Time Warner Cable said the market alone, “unfettered by regulations,” cannot handle the retrans issue. “Unfortunately, the retransmission consent process is decidedly not such a market-based regime. Rather, retransmission consent is an artificial regulatory construct, and it is heavily tilted in broadcasters’ favor,” the second-largest U.S. cable operator said in its filing.
TW Cable called on Congress to enact legislation that “deregulates the relationship between [pay TV distributors] and broadcast stations - by eliminating not only the artificial retransmission consent construct but also must-carry obligations, tier-placement” and “various other anachronistic and counterproductive regulatory measures.”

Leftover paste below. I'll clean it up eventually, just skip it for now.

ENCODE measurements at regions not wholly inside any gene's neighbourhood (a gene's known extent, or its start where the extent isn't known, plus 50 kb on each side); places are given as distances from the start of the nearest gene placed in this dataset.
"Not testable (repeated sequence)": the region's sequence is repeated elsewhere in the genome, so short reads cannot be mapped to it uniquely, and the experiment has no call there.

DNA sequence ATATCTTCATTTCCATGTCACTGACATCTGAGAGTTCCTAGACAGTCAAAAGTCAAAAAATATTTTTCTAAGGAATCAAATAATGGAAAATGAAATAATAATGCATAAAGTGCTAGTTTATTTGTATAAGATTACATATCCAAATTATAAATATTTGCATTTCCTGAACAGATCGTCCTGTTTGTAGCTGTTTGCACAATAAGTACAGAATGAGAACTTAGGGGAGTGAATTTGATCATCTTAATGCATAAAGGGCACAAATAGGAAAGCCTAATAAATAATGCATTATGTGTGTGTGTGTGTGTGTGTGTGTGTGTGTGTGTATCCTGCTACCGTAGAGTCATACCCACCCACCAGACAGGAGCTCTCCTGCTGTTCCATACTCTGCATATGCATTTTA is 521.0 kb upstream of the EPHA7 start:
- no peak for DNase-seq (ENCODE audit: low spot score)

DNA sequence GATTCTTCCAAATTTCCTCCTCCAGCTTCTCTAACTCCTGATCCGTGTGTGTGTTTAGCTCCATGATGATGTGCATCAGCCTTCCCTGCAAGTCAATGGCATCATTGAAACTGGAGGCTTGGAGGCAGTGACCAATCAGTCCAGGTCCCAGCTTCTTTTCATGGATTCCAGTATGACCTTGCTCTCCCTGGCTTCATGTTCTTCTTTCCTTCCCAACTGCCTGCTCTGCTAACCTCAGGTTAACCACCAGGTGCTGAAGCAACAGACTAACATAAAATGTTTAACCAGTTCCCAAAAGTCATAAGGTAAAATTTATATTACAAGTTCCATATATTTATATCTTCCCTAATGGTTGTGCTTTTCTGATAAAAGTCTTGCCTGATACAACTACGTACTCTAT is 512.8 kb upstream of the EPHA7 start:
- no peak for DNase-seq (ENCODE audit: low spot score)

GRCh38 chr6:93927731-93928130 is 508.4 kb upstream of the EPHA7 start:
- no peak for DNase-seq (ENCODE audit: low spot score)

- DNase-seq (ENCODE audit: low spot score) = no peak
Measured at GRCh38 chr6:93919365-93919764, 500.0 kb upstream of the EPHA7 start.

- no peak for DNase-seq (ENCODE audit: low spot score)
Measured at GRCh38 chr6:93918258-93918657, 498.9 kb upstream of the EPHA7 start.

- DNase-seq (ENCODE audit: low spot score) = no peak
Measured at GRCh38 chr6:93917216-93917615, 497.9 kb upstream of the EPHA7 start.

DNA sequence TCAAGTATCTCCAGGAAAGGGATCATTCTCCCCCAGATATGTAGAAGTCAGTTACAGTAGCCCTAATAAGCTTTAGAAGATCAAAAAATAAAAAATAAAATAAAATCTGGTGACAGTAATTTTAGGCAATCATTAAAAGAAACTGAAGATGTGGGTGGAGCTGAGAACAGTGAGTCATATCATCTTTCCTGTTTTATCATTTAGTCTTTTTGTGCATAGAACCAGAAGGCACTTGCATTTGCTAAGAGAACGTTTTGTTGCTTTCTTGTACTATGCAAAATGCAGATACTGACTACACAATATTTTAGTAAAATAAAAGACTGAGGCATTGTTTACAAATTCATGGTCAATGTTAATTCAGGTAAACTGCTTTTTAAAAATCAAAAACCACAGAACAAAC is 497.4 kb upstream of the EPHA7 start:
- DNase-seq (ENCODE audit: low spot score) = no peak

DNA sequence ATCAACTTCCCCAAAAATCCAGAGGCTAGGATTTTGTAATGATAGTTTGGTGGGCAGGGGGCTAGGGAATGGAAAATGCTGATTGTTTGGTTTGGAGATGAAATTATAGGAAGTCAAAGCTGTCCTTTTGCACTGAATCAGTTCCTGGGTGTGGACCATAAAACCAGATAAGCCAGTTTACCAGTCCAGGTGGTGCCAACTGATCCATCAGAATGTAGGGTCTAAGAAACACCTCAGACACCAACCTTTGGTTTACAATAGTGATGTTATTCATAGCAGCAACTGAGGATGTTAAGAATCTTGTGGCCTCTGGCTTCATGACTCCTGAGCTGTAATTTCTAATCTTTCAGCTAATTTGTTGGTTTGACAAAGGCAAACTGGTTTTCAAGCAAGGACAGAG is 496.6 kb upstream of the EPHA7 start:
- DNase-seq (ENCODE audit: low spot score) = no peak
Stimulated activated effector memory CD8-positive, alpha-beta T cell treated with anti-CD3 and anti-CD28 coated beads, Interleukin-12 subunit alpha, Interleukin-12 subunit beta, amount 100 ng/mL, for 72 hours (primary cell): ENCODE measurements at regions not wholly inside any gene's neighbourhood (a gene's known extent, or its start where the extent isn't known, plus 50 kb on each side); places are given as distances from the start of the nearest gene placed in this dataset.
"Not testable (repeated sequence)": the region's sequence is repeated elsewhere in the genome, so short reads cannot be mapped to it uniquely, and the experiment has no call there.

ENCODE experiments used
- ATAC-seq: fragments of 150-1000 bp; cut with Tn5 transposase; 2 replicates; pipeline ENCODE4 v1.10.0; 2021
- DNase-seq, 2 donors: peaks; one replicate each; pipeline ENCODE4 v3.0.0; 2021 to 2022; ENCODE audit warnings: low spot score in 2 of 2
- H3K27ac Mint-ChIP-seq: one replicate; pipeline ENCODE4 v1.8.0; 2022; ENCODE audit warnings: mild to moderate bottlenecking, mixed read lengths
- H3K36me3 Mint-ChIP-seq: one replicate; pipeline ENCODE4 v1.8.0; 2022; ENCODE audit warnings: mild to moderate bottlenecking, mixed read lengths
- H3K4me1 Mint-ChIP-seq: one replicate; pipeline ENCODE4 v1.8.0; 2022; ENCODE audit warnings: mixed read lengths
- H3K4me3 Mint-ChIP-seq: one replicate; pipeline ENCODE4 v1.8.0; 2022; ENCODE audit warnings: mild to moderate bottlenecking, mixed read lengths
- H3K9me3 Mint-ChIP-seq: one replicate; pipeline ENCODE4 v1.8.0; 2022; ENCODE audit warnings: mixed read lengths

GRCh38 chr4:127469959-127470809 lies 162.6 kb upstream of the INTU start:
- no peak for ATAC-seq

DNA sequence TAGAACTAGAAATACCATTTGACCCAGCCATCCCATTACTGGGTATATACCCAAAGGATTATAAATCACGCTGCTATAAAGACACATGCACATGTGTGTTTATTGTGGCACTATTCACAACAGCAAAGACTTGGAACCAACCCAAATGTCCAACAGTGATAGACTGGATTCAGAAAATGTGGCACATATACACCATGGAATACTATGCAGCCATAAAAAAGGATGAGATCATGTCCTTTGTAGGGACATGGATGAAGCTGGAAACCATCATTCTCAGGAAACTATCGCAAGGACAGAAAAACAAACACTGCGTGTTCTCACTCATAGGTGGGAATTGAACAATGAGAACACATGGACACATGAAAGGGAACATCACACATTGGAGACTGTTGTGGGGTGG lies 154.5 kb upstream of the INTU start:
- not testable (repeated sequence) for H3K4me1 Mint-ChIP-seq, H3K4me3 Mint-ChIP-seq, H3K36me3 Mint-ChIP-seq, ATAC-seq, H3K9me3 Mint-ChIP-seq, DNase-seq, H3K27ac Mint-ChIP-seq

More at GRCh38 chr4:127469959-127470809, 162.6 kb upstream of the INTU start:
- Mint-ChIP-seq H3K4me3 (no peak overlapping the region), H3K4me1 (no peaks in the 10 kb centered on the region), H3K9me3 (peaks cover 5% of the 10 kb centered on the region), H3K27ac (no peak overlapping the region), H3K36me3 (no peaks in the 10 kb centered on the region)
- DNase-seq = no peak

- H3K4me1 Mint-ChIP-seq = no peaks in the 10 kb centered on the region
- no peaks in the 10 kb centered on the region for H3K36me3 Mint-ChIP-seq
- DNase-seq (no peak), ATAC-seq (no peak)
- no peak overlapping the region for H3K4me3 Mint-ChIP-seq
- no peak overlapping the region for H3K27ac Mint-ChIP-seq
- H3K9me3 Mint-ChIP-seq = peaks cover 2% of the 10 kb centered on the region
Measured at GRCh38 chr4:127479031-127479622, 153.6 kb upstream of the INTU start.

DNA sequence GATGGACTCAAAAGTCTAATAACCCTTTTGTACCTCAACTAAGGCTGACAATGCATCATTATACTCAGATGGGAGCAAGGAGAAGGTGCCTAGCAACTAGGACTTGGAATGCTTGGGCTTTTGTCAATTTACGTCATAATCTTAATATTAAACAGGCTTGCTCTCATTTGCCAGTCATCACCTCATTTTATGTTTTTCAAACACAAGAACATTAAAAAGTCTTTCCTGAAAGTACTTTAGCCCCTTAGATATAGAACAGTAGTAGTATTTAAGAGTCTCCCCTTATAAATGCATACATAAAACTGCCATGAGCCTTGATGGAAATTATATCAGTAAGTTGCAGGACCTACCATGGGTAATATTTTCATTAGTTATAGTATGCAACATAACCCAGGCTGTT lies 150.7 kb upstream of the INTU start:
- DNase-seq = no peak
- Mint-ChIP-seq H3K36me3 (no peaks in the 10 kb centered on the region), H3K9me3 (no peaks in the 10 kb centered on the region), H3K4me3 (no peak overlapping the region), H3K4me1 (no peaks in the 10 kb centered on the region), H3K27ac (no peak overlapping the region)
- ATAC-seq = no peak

Citing mandatory tier-placement requirements, broadcasters have often demanded “automatic, favorable placement on the basic cable tier despite the fact that, in a more competitive marketplace, broadcasters would be required to compete on price and quality to gain access to desired tiers,” the company said. TW Cable also suggested that new rules amend the meaning of “good faith” to “bar network-owned stations from bundling retransmission consent with the carriage of affiliated cable networks.”
Satellite TV giant DirecTV echoed TW Cable’s call for reform, saying that the current retrans framework has “become increasingly dysfunctional, resulting in higher prices and service disruptions for consumers.” It added: “Reform of the retransmission consent regime is long overdue. It is part of an anachronistic system of rules that distort market forces by bestowing special benefits on broadcasters that cannot be justified under current conditions.”